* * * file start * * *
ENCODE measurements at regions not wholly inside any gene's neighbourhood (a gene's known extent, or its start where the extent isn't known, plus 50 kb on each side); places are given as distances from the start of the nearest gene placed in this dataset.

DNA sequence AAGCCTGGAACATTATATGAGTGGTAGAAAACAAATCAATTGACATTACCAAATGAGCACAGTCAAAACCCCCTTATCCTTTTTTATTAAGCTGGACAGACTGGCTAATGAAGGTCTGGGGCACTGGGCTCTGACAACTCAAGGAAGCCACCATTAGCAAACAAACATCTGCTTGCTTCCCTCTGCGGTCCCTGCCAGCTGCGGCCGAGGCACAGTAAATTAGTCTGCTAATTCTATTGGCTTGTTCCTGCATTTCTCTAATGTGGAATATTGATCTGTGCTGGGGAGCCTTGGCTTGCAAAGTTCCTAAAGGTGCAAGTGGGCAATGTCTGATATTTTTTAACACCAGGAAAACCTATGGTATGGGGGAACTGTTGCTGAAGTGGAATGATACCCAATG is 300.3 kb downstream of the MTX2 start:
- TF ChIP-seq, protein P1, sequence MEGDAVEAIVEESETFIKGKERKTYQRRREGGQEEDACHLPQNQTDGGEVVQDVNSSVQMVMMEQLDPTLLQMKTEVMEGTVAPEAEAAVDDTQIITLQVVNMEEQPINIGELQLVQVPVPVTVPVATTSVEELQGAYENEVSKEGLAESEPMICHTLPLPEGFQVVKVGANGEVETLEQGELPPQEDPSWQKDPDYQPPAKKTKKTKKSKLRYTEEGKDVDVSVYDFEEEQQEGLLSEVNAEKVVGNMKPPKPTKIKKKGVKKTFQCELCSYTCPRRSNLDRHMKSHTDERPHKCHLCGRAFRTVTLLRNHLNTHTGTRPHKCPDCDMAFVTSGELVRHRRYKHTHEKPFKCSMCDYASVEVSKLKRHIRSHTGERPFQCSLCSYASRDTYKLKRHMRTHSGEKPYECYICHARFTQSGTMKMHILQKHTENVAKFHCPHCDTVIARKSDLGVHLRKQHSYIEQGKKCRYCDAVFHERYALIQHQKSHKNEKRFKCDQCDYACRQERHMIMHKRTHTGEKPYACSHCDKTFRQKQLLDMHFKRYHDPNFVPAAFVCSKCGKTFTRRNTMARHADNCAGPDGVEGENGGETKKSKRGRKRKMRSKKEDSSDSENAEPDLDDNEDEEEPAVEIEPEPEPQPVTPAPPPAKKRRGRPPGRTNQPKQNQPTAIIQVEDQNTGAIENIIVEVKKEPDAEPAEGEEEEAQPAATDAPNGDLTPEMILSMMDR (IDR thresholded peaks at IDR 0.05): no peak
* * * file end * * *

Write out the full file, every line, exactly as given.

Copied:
ENCODE measurements at regions not wholly inside any gene's neighbourhood (a gene's known extent, or its start where the extent isn't known, plus 50 kb on each side); places are given as distances from the start of the nearest gene placed in this dataset.

DNA sequence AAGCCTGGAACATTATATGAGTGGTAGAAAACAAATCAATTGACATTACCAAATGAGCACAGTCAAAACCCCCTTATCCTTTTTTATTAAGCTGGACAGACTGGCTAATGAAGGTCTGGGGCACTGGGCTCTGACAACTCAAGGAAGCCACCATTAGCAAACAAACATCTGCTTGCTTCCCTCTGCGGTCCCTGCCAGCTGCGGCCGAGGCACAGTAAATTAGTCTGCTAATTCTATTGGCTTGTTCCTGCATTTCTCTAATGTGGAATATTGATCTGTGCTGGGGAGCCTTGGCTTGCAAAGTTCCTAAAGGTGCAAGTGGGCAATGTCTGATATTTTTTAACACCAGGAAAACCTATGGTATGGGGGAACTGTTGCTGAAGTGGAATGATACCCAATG is 300.3 kb downstream of the MTX2 start:
- TF ChIP-seq, protein P1, sequence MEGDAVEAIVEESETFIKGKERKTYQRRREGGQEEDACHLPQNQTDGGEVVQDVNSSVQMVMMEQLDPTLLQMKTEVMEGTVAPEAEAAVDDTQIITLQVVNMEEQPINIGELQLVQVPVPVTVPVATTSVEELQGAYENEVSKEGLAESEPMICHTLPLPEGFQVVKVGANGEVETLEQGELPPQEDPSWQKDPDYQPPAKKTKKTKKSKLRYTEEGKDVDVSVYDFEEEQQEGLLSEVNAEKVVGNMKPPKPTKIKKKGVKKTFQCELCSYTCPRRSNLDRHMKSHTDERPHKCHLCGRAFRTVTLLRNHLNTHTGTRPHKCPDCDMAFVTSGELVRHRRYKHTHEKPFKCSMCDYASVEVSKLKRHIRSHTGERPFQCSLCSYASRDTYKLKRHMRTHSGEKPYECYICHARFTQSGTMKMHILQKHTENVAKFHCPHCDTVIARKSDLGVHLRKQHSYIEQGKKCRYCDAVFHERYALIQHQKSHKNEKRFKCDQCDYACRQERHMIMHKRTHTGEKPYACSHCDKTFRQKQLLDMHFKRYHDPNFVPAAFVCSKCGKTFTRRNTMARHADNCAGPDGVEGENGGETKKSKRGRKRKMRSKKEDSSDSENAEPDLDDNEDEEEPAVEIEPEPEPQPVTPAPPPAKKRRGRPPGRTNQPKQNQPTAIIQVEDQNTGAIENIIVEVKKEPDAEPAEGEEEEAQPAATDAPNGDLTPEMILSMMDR (IDR thresholded peaks at IDR 0.05): no peak